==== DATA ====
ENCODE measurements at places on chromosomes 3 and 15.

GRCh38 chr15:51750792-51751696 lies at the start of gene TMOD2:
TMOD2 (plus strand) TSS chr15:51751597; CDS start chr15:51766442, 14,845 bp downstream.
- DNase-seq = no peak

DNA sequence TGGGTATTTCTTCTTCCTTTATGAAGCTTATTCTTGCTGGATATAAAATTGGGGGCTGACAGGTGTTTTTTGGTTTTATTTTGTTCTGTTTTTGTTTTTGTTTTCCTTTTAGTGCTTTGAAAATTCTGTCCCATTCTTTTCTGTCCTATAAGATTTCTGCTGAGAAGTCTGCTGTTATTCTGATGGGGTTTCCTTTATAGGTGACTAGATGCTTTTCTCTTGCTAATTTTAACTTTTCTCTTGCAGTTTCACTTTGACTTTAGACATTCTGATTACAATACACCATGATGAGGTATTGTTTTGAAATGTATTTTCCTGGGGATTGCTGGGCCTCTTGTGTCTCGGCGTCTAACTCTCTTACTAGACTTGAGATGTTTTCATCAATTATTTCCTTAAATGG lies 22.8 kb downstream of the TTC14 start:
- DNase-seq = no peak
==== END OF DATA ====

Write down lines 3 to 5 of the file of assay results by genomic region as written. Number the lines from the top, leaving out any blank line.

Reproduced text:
TMOD2 (plus strand) TSS chr15:51751597; CDS start chr15:51766442, 14,845 bp downstream.
- DNase-seq = no peak

DNA sequence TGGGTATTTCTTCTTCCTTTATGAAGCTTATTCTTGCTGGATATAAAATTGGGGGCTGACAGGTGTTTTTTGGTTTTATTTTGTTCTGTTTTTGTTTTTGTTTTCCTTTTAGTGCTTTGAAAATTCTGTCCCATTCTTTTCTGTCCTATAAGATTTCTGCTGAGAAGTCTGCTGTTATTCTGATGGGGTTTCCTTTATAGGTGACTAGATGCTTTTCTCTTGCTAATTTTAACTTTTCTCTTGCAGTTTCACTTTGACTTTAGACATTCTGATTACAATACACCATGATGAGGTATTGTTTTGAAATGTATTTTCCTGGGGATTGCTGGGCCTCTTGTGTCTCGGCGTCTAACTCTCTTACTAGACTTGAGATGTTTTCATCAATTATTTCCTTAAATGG lies 22.8 kb downstream of the TTC14 start: